Inflation hits 10.1% as food prices soar – what it means for your money | The Sun

THE UK’s rate of inflation hit 10.1% in September driven by soaring food prices.

The data from the Office for National Statistics (ONS) reveals the rate went up in September from 9.9% in August and is now back up to a 40-year high.

Inflation last hit 10.1% back in July – the biggest rise in inflation since 1997.

This drew fears from the Bank of England (BoE) Governor that the UK economy could be heading for a 15-month recession.

The BoE predicts that inflation will peak at 11% in October and then remain above 10% for a few months after.

Inflation is what goods and services are worth in a country.


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If it is higher, that means everyday essentials such as food are more expensive.

Rising food prices were the major factor which drove inflation up between August and September 2022.

Food and non-alcoholic beverage prices rose by 14.6% in the 12 months to September 2022, up from 13.1% in August.

The current rate is estimated to be the highest since April 1980

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But the continued fall in the price of motor fuels has helped keep inflation lower than it if prices remained high, according to the ONS.

Commenting on today's inflation figures, ONS director of economic statistics, Darren Morgan said: "After last month's small fall, headline inflation returned to its high seen earlier in the summer.

"The rise was driven by further increases across food, which saw its largest annual rise in over 40 years, while hotel prices also increased, after falling this time last year."

The soaring rate reflects the current cost of living crisis, with millions of people struggling with rising energy bills, petrol prices and grocery costs.

Chancellor of the exchequer, Jeremy Hunt said: "I understand that families across the country are struggling with rising prices and higher energy bills.

"This government will prioritise help for the most vulnerable while delivering wider economic stability and driving long-term growth that will help everyone.

"We have acted decisively to protect households and businesses from significant rises in their energy bills this winter, with the government’s energy price guarantee holding down peak inflation."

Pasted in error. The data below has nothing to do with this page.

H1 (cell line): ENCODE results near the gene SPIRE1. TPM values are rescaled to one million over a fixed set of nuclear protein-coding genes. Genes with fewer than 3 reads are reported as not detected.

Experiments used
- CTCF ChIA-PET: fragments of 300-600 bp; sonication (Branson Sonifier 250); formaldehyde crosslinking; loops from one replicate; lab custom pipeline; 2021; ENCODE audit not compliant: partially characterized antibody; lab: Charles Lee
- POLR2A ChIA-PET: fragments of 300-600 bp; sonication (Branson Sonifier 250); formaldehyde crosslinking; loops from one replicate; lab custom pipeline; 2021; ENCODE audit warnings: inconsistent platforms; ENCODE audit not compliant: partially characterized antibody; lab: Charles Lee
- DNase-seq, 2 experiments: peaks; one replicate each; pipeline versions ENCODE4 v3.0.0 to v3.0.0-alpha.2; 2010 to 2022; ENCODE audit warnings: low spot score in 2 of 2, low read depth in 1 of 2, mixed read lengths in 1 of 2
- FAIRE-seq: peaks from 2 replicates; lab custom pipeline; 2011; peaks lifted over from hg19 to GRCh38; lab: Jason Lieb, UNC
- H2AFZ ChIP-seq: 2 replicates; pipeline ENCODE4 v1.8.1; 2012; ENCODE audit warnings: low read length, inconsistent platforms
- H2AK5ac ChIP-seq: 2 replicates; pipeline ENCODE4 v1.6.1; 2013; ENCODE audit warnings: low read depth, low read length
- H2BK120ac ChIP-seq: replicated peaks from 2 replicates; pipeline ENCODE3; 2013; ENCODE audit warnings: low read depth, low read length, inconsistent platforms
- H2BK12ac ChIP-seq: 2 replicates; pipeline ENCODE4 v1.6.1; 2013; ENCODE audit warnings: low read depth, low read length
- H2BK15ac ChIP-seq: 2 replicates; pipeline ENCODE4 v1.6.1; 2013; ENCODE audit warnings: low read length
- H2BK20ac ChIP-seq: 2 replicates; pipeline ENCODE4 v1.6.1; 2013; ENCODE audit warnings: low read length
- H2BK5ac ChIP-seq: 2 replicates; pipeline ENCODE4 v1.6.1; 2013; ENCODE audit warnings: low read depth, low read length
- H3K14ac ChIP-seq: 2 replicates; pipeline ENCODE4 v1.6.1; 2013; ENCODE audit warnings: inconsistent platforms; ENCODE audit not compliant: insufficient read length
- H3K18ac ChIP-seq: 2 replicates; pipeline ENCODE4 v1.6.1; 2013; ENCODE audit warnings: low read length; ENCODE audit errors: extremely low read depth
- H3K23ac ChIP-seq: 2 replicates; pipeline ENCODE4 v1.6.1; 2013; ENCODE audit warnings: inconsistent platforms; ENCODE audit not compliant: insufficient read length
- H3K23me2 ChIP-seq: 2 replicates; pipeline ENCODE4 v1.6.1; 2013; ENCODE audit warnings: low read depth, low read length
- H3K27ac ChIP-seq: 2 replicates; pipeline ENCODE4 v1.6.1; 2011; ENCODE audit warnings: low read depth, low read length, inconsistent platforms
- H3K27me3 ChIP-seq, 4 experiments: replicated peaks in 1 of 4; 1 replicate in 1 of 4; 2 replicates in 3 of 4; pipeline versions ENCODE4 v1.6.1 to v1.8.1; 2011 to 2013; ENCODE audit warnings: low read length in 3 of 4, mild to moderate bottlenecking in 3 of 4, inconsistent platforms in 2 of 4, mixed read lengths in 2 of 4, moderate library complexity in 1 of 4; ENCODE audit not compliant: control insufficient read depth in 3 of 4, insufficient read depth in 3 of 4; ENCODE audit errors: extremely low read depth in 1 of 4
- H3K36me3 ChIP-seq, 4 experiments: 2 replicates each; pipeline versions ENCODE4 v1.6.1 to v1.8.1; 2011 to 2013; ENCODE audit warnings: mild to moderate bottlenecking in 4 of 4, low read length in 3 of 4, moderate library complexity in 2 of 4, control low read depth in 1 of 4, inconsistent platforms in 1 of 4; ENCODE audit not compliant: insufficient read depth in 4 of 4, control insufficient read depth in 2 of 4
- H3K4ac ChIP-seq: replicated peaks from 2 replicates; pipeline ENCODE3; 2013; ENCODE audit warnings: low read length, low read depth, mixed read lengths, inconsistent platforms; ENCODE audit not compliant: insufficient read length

What does it mean for my money?

Rising inflation indicates that the cost of goods and services is rising, so your money won't count for as much as it did before.

When inflation dropped to 9.9% in August, households saw their cash go a tad further.

But with the rate now at 10.1%, your cash won't go as far.

Prices on everyday items such as food and petrol will remain high for now though, as 10.1% is still historically high.

Alice Haine, personal finance analyst at Bestinvest said: "High inflation is the enemy of household finances, as it slashes spending power and erodes savings, making it very hard for people to maintain their living standards."

Worker's wages are also stagnating, as they fail to keep pace with soaring inflation.

Alice said: "Workers’ incomes are already failing to keep up with rising living costs with real wages falling 2.9% in the three months to August damaging disposable incomes in the process.

"With inflation expected to go up again, salaries simply won’t stretch as far in the months ahead."

Late last month the BoE's Monetary Policy Committee raised interest rates by 0.5 percentage points to 2.25 per cent – in a bit to try and tackle soaring inflation.

But many investors now think that the central bank will raise the base rate to 3%, or possibly 3.25% next month.

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The BoE is due to announce its next decision on interest rates on November 3.

And while it's good news if you have lots of savings put away, but it means higher monthly mortgage repayments for first-time buyers and homeowners.

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